For the Reckord | The National Gallery and Quilt exploring new spaces
When it comes to the work of the National Gallery of Jamaica and Quilt Performing Arts, the use of space is crucial. Both entities are currently exploring the use of non-traditional spaces.
This was explained to me by Quilt's founder and artistic director, Rayon McLean, and senior curator at the National Gallery Oneil Lawrence at the recent opening of the Gallery's current exhibition - Beyond Fashion. A performance by Quilt was part of the gallery's 'Last Sundays (of the month)' function.
"The National Gallery is partnering with Kingston Creative - a group trying to develop a creative hub and an art district in downtown Kingston," Lawrence explained. "They want to link all the creative spaces downtown and even create new ones. So far, they've had an art walk, art-and-craft fairs, and an architectural walk."
Lawrence said he has been working with Kingston Creative founder Andrea Dempster Chung, who describes her passion online as "empowering creative entrepreneurs by enabling them to build sustainable, profitable businesses". The gallery's partnership with the group would involve the display of the gallery's art outside of its walls and increased interaction with performing groups.
A major objective of the Beyond Fashion exhibition, which closes on January 15, 2019, is to show that there should be no boundaries to art. "The barriers between artists and artisans are political and artificial," Lawrence declared. "All types of art transform things from one form to another. Where do you draw the line between decorative art, fine art, and craft? All require skills, intelligence, talent and dedication."
The exhibition displays the work of 13 artists and artisans. Though initially planning an exhibition about people who have been engaged in the fashion industry, the curators realised that in many cases, the work crossed boundaries.
"There are fashion designers who sculpt, paint, and are also jewellers," Lawrence said. "Additionally, all have been making statements beyond creating a precious object - personal and political statements."
He said the exhibition asks viewers to consider the emotional, didactic, empathetic, and spiritual potential of the pieces. "Each one of these works has many layers and tells many stories," he explained.
The exhibition is mounted in six galleries under various themes (for example, The Politics of Fashion, the Effects of Colonisation, and 'Black Lives Matter') and statements about personal vulnerability. That means the artists don't have discrete exhibition spaces as their themes and messages often overlap.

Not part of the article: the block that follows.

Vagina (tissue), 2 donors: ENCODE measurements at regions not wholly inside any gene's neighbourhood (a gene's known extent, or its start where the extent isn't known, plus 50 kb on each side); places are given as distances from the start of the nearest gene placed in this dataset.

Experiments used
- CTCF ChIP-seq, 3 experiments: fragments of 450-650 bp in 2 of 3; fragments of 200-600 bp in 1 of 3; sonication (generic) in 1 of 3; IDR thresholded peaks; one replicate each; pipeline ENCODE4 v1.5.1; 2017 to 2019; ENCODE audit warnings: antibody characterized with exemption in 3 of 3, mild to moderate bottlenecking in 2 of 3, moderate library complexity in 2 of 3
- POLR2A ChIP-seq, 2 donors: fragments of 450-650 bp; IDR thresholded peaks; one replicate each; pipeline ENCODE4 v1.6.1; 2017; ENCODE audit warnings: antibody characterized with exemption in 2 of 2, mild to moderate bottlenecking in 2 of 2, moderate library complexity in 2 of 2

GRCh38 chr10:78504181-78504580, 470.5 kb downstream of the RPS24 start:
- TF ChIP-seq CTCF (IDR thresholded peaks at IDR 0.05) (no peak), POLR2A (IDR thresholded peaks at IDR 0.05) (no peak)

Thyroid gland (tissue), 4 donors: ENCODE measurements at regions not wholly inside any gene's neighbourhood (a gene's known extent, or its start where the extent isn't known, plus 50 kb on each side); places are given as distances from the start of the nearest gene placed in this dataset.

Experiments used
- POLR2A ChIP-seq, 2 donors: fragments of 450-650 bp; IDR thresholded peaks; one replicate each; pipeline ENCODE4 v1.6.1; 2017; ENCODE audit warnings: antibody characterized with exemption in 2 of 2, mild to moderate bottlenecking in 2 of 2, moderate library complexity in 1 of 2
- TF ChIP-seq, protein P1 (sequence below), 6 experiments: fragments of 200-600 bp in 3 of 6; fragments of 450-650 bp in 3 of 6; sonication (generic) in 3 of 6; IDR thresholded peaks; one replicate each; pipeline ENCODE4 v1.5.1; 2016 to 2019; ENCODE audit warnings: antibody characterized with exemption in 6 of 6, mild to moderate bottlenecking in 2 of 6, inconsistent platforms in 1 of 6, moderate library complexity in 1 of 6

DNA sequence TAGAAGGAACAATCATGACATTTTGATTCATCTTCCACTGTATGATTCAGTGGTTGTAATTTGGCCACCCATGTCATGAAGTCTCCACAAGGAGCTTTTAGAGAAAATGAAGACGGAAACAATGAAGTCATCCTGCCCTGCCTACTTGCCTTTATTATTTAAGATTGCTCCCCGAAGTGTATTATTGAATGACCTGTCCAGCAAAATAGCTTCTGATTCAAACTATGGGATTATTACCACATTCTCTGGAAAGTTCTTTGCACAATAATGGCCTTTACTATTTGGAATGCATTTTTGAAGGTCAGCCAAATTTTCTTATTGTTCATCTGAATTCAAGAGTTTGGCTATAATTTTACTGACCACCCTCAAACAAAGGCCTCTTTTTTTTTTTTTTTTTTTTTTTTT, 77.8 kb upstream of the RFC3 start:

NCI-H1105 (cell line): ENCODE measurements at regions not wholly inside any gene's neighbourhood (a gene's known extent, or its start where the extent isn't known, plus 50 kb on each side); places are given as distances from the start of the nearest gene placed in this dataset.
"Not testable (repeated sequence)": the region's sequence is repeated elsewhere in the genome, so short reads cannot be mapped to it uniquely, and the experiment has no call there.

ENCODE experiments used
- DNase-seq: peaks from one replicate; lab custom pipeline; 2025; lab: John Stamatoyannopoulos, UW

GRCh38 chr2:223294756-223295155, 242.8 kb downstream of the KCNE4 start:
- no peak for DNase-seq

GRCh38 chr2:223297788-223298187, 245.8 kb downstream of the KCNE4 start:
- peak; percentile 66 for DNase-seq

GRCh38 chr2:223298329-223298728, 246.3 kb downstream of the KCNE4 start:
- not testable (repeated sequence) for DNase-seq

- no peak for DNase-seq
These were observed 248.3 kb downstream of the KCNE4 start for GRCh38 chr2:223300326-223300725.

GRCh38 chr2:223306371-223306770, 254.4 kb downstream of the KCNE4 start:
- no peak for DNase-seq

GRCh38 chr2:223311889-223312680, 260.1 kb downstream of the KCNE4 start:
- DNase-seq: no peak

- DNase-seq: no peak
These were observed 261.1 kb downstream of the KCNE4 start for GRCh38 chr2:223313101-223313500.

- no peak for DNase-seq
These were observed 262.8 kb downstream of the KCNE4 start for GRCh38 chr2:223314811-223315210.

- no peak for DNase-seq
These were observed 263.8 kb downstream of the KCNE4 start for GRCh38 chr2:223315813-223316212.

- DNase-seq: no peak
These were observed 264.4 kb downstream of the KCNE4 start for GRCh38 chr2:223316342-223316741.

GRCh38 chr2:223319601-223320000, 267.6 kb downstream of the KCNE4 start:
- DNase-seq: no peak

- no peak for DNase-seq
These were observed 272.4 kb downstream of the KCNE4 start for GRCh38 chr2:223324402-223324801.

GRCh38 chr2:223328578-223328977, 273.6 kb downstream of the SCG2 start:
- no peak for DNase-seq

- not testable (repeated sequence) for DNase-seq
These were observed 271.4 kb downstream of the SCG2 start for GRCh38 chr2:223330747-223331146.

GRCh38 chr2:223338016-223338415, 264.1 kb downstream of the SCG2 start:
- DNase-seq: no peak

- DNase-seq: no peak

Quilt was performing at the gallery for the fourth time, with McLean saying, "We've built up quite a following." He was referring to the standing-room-only audience that was in attendance at their last performance. The three pieces performed were 'Transmission', 'Run' and 'Bongo Man', each about 12 minutes long.
McLean recently returned to Jamaica (and Quilt) after spending a year at Goldsmith's College on a Chevening Scholarship, pursuing a master's degree in applied theatre. There he said he "learnt a lot" from the "wonderful experience" that guided the improvised creation of 'Transmission' as his way of re-entering the company. He explained that the piece is about how we communicate with the world around us.
In one of his frequent references to "space", he said that his Goldsmith College experience made him want to do more research and writing about this Caribbean space. "It's a deficit with the artists in this region. We see a lot of people not from this space writing about our space. I want to write more about this space I'm in," he said.
He continued, "I'm trying to re-socialise the group about how we use space." He says that the group meets weekly, whether they are preparing for a show or not. "We don't have a building, but we can use the grass. We do want a building, but space is social, and we have that social space, and we can go anywhere with it."
Quilt's unconventional approach to space was evident in the gallery's production. The performances took place almost as much outside the auditorium where the audience was seated as in it. There was singing on the stairs, speech from the balcony overlooking the auditorium, and - especially in 'Run', about the frenetic pace of modern life - frequent dashing in and out of the auditorium.